The Margin of Error

We reached the top of the long hill in the empty office park, and Meghna said, “This isn’t right.” She had actually said, a half mile back, “Was that our turn?” That would have been a good time not to be stuck in my own head, running up a long hill at mile 15. We stopped and worried over the map, my mental faculties as useful then as they had been 5 minutes before when we blew past our turn.

This was our long run of the week, plotted carefully on laptop and transferred to phone for on-the-run navigation. That worked reasonably well, except that GPS isn’t that sensitive to subtle turns in wooded areas AND the off-course warnings weren’t as dramatic as we needed them to be.

By the time we reached the hill, a few things had happened. First of all, we’d already run an extra mile of false turns and double-backs, little incremental corrections to forward progress. No big deal, but escalating in consequence the farther we ran. Second, the navigation crashed somewhere around mile 12. Perhaps it was out hypoxic minds that were unable to overcome this setback, somehow caught in app reinstallation loops and Apple log-in jams stood by the side of the trail, but ultimately that set us up for the long slog up that hill.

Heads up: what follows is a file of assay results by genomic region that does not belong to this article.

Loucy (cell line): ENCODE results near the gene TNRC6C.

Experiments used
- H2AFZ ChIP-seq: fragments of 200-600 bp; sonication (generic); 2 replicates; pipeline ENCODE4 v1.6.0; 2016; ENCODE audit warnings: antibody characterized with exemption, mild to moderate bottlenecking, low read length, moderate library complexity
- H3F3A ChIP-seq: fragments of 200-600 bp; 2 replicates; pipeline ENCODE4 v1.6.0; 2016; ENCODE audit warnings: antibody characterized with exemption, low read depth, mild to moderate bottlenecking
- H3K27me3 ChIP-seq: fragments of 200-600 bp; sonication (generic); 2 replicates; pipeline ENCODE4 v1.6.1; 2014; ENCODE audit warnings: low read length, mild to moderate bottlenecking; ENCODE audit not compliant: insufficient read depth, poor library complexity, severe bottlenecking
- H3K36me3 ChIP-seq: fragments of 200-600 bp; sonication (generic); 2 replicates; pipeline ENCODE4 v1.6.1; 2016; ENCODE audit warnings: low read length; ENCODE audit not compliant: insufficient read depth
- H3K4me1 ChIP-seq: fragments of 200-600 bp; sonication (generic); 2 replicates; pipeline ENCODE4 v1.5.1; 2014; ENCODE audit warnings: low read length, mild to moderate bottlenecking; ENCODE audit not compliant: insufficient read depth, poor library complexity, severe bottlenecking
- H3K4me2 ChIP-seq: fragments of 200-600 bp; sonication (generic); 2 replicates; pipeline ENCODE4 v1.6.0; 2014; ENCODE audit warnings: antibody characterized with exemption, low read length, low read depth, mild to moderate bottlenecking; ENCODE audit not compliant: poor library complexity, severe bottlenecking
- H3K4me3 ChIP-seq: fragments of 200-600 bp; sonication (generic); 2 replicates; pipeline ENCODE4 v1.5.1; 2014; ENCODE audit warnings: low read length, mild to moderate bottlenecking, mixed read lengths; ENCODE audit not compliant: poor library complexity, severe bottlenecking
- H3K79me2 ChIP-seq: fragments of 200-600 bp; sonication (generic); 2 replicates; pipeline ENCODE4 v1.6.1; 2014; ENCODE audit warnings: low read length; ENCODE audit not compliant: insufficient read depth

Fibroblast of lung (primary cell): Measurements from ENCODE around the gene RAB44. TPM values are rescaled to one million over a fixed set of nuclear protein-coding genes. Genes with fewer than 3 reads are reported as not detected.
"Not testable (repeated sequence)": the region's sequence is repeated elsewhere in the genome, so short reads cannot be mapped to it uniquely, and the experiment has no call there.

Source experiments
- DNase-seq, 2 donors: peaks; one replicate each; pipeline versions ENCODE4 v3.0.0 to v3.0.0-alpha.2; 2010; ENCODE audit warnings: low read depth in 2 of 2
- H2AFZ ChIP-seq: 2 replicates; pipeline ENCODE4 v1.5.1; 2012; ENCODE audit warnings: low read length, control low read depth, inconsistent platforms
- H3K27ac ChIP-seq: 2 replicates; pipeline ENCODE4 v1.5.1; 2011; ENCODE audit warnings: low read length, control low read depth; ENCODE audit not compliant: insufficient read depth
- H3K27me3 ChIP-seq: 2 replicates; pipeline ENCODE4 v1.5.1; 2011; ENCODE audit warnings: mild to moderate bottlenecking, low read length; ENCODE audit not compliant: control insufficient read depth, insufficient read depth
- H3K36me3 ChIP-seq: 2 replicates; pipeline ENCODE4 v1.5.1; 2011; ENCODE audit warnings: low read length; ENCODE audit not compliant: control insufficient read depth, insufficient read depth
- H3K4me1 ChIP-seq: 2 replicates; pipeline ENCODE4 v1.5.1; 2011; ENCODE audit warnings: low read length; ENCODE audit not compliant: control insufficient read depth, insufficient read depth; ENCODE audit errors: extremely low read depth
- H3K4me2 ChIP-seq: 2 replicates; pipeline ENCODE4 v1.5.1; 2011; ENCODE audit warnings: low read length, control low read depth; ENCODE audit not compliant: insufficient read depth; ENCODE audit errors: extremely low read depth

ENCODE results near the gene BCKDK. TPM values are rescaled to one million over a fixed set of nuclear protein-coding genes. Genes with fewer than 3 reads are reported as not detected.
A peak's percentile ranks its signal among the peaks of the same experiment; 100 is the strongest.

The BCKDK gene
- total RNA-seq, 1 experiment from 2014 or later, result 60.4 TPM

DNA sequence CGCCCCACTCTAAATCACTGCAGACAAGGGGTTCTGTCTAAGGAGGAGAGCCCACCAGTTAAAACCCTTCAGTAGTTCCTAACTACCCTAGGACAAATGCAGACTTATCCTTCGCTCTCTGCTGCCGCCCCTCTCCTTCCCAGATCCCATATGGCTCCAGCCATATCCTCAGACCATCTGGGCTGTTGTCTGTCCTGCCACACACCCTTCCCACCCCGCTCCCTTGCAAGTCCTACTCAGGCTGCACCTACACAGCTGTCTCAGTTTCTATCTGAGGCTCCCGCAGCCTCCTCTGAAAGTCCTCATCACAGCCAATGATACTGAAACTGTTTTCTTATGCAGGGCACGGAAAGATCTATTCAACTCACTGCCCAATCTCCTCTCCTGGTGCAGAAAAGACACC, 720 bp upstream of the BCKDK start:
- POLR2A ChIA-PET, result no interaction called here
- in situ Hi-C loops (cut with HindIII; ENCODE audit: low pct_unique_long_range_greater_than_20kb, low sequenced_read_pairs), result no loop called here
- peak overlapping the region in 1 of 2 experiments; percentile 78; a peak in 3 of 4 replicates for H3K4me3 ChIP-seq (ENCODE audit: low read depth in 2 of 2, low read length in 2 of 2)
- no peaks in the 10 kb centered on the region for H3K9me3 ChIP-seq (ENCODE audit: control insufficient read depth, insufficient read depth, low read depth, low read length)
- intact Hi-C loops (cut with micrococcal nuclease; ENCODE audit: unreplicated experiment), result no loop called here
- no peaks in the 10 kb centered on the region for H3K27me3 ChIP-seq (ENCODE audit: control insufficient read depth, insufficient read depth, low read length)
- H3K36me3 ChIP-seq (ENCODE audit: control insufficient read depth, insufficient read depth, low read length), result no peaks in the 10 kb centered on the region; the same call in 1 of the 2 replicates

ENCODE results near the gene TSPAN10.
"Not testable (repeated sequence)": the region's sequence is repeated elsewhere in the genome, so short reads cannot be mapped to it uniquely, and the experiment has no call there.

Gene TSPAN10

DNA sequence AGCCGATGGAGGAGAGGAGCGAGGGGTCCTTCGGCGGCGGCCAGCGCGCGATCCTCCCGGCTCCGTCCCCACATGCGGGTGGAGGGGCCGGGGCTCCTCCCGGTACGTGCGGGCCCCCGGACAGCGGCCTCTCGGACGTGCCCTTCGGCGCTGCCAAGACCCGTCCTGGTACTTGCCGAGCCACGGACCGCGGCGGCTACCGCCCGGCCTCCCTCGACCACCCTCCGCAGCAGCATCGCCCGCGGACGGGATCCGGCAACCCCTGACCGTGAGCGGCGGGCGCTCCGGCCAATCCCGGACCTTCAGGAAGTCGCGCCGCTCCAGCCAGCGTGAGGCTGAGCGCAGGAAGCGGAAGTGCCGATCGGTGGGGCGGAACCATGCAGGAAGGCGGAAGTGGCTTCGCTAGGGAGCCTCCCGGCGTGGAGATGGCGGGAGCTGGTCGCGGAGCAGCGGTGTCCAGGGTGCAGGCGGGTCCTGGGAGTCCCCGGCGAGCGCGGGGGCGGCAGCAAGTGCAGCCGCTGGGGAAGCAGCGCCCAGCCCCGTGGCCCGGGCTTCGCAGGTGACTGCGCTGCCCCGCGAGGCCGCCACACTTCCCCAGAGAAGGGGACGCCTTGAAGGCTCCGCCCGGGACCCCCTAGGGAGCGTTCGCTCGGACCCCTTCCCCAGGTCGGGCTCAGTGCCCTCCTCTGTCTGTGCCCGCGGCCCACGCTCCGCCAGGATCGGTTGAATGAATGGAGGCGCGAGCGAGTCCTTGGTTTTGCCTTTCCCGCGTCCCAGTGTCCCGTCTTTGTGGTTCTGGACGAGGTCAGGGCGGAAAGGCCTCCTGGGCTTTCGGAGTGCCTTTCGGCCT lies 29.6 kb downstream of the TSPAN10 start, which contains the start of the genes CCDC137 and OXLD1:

It bears saying that, on a trail run, the detours can be a real feature of the experience. One of our wrong turns took us twisting around some small ponds, the ground littered with pine needles, soft beneath our feet. You can be charmed by beauty and also increasingly off course. Out past the 10 mile mark, you take any bit of flow or distraction you can get, and so the recipe is set for a tragi-comic outcome.

We ran back down the hill trying to find the humor in it. I think Meghna found it less funny than I did, but that might be because it was my mistake. Our legs were going at that point. We were trying hard to run the mile we were in, not to think too much of finishing, but when fatigue and soreness set in, it’s hard not to think of that improbable moment when you arrive back at the car and can actually stop.

The turn we missed was actually our final turn, the one that set us on the straight drag back to the parking lot, where we’d discover that our 16 mile run had stretched to 19. Our pace picked up a bit, probably too much, but that’s what that subconscious anticipation of the end does to you. We floated there in that limbo state, just running and running, legs churning, arms pumping, minds working to process it all, and then three small deer came trotting out of the woods ahead of us, crossed the path and then bound up into the trees silently.

They knew where they were going.